For a gas parcel, the density will only remain fixed as assumed in the previous derivation if the pressure, ${\displaystyle P}$ , is constant with height, which is not true in an atmosphere confined by gravity. Instead, the parcel will expand adiabatically as the pressure declines. Therefore a more general formulation used in meteorology is:

${\displaystyle N\equiv {\sqrt {{\frac {g}{\theta }}{\frac {d\theta }{dz}}}}}$ , where ${\displaystyle \theta }$  is potential temperature, ${\displaystyle g}$  is the local acceleration of gravity, and ${\displaystyle z}$  is geometric height.[2]

Since ${\displaystyle \theta =T(P_{0}/P)^{R/c_{P}}}$ , where ${\displaystyle P_{0}}$  is a constant reference pressure, for a perfect gas this expression is equivalent to:

${\displaystyle N^{2}\equiv g\left\{{\frac {1}{T}}{\frac {dT}{dz}}-{\frac {R}{c_{P}}}{\frac {1}{P}}{\frac {dP}{dz}}\right\}=g\left\{{\frac {1}{T}}{\frac {dT}{dz}}-{\frac {\gamma -1}{\gamma }}{\frac {1}{P}}{\frac {dP}{dz}}\right\}}$ ,

where in the last form ${\displaystyle \gamma =c_{P}/c_{V}}$ , the adiabatic index. Using the ideal gas law, we can eliminate the temperature to express ${\displaystyle N^{2}}$  in terms of pressure and density:

${\displaystyle N^{2}\equiv g\left\{{\frac {1}{\gamma }}{\frac {1}{P}}{\frac {dP}{dz}}-{\frac {1}{\rho }}{\frac {d\rho }{dz}}\right\}=g\left\{{\frac {1}{\gamma }}{\frac {d\ln P}{dz}}-{\frac {d\ln \rho }{dz}}\right\}}$ .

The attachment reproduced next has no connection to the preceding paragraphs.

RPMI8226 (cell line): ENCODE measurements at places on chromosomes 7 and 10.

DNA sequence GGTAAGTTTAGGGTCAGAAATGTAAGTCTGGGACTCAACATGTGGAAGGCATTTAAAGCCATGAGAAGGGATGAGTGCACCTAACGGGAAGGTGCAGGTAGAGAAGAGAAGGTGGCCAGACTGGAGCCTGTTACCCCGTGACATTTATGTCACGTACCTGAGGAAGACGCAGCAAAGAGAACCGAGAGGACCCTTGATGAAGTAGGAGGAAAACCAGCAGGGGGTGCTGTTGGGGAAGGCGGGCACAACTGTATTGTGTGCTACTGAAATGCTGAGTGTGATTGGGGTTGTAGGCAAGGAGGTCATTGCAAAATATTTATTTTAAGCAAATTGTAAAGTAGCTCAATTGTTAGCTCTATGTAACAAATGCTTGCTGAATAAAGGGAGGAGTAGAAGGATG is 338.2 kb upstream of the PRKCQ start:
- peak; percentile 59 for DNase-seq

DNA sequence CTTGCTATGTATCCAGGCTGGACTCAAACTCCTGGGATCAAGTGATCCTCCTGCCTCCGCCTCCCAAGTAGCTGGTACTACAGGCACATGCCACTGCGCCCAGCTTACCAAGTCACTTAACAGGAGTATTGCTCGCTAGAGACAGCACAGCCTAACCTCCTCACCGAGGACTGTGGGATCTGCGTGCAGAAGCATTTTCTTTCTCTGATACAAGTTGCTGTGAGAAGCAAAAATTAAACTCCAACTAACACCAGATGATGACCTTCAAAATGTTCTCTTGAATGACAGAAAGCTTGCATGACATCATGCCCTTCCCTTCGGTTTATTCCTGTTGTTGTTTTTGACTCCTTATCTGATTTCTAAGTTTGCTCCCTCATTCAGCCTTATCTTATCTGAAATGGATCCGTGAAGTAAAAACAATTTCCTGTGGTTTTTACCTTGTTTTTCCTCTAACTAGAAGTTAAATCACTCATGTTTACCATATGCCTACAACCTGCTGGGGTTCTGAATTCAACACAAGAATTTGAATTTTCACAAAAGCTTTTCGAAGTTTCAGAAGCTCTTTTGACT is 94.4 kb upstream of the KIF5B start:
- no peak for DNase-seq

This version is in fact more general than the first, as it applies when the chemical composition of the gas varies with height, and also for imperfect gases with variable adiabatic index, in which case ${\displaystyle \gamma \equiv \gamma _{01}=(\partial \ln P/\partial \ln \rho )_{S}}$ , i.e. the derivative is taken at constant entropy, ${\displaystyle S}$ .[3]

If a gas parcel is pushed up and ${\displaystyle N^{2}>0}$ , the air parcel will move up and down around the height where the density of the parcel matches the density of the surrounding air. If the air parcel is pushed up and ${\displaystyle N^{2}=0}$ , the air parcel will not move any further. If the air parcel is pushed up and ${\displaystyle N^{2}<0}$ , (i.e. the Brunt–Väisälä frequency is imaginary), then the air parcel will rise and rise unless ${\displaystyle N^{2}}$  becomes positive or zero again further up in the atmosphere. In practice this leads to convection, and hence the Schwarzschild criterion for stability against convection (or the Ledoux criterion if there is compositional stratification) is equivalent to the statement that ${\displaystyle N^{2}}$  should be positive.